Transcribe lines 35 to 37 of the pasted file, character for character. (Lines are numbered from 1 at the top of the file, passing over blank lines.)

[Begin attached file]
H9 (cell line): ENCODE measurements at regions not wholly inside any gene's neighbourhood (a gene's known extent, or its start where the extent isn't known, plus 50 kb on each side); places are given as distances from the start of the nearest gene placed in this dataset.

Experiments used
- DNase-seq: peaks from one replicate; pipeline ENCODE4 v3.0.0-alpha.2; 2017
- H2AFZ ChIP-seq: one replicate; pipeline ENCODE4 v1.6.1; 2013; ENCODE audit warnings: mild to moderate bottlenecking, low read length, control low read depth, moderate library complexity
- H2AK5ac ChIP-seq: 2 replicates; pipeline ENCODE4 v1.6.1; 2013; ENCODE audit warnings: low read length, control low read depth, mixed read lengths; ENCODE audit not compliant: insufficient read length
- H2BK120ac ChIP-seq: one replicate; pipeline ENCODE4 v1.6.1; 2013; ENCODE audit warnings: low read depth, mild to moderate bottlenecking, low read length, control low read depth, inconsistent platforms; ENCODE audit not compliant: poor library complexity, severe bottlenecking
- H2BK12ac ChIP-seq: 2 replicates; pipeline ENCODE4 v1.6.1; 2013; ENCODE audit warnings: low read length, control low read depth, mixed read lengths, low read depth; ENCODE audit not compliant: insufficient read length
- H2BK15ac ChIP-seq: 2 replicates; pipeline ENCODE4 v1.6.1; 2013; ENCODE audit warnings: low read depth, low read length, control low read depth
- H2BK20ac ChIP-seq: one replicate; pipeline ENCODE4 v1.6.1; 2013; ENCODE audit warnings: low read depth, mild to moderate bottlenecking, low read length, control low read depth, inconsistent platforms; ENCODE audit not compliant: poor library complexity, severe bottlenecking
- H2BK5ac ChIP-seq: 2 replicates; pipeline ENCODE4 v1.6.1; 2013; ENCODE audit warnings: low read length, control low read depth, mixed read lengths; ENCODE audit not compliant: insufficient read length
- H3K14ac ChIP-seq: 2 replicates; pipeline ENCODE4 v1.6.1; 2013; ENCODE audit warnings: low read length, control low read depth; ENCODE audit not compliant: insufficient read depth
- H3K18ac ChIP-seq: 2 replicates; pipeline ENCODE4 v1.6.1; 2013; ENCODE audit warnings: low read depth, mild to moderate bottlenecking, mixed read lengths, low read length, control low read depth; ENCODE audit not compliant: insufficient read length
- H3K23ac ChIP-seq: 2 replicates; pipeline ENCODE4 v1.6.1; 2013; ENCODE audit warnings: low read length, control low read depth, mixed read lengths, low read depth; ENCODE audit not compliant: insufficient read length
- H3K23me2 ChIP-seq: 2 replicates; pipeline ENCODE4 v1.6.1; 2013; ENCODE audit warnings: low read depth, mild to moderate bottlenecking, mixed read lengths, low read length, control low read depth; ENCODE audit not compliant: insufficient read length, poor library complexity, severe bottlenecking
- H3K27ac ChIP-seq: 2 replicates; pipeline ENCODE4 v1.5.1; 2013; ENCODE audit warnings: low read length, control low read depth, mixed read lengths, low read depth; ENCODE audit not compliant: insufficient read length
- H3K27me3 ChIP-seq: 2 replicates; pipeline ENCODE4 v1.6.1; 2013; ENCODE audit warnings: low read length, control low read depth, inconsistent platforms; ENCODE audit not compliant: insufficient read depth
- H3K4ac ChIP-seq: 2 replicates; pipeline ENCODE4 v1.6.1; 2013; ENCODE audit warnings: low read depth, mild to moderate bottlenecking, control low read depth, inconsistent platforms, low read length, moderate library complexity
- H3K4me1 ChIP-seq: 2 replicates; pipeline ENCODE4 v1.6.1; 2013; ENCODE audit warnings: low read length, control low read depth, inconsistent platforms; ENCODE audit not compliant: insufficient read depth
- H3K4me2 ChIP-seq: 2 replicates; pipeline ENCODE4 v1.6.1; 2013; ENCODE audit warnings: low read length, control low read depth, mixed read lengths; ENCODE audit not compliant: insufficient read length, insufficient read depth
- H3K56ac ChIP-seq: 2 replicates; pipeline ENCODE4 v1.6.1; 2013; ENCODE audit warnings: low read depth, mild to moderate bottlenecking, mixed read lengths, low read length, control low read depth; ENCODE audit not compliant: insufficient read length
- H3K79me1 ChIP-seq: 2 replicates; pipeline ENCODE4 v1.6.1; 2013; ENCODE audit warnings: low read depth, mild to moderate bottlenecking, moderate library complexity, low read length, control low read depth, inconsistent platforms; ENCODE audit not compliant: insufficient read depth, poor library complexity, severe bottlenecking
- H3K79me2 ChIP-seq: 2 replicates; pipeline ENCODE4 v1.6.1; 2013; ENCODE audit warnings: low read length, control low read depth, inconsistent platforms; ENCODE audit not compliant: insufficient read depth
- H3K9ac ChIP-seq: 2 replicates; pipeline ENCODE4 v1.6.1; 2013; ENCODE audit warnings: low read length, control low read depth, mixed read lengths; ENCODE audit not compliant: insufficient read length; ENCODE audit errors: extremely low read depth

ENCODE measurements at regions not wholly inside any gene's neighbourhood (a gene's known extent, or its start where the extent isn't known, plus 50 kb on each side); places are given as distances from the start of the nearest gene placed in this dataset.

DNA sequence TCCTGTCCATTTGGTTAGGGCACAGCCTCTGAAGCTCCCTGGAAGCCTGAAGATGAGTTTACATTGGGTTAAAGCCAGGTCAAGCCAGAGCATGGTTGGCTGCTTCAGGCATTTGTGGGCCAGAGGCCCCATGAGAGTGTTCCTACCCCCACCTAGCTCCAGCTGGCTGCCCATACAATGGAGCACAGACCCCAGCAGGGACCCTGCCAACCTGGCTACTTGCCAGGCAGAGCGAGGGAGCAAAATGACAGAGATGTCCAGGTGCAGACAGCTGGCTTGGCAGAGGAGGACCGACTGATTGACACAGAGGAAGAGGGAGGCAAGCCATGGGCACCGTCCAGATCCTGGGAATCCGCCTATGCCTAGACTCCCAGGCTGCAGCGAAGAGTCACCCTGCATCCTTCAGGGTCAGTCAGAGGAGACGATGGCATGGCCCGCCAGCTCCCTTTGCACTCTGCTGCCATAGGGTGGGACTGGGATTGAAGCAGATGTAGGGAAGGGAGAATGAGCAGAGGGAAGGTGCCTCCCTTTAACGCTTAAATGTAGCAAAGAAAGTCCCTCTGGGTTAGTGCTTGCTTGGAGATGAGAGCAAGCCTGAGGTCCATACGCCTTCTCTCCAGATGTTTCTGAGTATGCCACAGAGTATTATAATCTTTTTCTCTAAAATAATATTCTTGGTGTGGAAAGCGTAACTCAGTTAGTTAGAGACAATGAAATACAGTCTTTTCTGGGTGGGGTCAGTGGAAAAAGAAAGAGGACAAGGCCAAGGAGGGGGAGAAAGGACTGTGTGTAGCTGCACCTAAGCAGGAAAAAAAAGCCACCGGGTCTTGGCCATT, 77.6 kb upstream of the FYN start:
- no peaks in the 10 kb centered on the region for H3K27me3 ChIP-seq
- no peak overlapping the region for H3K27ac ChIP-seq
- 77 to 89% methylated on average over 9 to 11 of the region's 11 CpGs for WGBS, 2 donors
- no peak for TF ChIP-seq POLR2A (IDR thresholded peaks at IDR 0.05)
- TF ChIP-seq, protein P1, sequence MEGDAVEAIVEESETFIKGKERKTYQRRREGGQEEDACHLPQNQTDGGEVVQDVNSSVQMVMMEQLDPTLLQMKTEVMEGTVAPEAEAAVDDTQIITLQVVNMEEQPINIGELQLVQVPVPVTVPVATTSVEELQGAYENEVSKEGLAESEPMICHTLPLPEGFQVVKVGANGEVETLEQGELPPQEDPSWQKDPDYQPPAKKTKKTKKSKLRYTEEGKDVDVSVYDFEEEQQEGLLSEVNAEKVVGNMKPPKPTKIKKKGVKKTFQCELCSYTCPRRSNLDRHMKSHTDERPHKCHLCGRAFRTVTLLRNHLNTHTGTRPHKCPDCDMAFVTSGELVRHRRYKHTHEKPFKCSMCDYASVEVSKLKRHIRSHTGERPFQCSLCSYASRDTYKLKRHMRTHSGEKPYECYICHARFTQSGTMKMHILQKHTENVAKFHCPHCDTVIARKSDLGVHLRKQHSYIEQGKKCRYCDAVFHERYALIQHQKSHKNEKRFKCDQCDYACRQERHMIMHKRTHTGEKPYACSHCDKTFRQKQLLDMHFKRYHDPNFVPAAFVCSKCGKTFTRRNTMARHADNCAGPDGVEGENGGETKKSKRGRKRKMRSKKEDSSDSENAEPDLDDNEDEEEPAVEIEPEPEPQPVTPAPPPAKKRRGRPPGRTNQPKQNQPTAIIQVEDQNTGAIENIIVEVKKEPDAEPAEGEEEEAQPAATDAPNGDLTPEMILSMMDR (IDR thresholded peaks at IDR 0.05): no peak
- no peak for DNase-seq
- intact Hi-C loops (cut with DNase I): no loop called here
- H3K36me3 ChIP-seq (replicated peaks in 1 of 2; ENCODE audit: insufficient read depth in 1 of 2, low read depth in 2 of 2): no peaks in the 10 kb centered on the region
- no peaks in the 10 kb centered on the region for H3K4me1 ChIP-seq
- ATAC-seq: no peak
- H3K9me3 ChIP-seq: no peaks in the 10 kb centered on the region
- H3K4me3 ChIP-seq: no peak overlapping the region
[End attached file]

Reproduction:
- ATAC-seq: no peak
- H3K9me3 ChIP-seq: no peaks in the 10 kb centered on the region
- H3K4me3 ChIP-seq: no peak overlapping the region